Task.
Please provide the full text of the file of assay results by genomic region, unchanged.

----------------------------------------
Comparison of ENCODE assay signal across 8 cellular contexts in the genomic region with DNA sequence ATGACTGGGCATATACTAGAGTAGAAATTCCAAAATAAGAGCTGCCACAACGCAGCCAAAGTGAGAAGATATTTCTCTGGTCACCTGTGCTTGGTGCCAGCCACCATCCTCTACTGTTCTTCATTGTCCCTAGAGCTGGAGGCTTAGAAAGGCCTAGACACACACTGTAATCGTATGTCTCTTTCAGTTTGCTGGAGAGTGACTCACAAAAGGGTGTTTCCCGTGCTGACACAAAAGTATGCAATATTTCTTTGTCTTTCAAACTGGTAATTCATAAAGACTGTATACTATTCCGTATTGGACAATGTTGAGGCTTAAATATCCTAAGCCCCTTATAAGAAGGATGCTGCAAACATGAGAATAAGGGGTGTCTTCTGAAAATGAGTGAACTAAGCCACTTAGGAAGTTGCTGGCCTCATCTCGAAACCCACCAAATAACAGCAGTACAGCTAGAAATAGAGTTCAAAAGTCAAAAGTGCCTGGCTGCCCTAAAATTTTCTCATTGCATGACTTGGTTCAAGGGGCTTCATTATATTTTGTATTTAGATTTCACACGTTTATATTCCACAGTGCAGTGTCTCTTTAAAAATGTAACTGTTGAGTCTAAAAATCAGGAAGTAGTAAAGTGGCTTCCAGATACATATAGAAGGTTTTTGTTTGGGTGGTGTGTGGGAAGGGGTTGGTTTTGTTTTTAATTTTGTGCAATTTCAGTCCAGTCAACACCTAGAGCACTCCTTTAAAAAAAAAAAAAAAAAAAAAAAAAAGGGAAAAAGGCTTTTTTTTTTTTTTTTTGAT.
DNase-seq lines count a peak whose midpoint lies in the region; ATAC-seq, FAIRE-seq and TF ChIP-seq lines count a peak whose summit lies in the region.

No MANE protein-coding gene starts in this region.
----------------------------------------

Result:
Comparison of ENCODE assay signal across 8 cellular contexts in the genomic region with DNA sequence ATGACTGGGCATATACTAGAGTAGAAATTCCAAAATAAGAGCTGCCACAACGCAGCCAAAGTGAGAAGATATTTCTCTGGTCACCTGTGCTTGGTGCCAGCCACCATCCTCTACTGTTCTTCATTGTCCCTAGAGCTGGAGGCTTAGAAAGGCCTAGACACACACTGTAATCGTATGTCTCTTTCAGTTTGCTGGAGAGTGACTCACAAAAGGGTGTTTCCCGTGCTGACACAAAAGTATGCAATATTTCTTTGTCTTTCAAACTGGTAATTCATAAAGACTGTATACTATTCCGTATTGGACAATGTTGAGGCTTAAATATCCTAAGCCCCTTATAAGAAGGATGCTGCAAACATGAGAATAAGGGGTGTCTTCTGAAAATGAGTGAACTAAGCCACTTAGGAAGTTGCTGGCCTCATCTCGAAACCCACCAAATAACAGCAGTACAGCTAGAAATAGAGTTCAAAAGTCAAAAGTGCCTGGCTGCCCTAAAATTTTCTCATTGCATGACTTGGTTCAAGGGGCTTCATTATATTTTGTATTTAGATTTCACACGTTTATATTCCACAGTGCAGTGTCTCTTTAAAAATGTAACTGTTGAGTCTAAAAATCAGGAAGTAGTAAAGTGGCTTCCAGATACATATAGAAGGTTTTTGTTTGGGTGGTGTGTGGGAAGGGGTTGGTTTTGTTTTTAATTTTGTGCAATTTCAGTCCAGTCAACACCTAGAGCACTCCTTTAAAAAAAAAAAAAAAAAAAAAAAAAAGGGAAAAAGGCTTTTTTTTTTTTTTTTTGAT.
DNase-seq lines count a peak whose midpoint lies in the region; ATAC-seq, FAIRE-seq and TF ChIP-seq lines count a peak whose summit lies in the region.

No MANE protein-coding gene starts in this region.